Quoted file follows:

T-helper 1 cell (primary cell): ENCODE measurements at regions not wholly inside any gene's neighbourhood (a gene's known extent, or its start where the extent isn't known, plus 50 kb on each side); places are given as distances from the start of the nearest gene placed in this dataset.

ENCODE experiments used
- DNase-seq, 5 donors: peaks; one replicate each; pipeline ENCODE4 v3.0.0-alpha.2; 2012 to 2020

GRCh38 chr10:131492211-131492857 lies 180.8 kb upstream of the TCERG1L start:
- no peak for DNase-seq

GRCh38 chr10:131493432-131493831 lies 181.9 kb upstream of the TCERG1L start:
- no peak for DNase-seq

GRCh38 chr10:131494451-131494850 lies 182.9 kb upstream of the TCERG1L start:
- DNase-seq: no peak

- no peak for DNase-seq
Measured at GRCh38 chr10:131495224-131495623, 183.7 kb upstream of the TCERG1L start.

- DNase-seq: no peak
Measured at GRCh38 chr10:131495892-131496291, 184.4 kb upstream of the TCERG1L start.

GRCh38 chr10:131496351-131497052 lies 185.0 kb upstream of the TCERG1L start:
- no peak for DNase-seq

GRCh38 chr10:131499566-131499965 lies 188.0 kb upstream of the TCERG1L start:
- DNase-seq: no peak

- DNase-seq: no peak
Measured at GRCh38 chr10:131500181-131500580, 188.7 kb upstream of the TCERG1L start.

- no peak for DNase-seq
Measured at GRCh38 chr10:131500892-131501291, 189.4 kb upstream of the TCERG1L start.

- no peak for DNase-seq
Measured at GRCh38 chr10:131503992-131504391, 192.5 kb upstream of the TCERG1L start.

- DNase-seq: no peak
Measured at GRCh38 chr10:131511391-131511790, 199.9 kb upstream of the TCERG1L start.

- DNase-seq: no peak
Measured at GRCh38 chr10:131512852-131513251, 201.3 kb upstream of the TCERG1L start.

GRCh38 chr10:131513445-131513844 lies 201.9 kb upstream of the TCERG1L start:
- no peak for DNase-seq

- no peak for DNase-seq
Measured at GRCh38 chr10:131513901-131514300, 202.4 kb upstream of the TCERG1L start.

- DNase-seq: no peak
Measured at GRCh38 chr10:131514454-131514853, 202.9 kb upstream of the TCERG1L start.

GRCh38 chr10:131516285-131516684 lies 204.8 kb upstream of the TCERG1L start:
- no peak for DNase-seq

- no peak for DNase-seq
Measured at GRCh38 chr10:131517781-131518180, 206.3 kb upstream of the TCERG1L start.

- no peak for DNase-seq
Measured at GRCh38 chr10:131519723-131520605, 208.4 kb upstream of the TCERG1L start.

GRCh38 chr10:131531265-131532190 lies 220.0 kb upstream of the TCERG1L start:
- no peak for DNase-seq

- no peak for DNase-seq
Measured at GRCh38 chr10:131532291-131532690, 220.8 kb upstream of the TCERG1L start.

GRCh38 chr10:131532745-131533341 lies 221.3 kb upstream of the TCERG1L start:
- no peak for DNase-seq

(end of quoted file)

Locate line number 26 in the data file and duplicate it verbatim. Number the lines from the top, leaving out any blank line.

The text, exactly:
- DNase-seq: no peak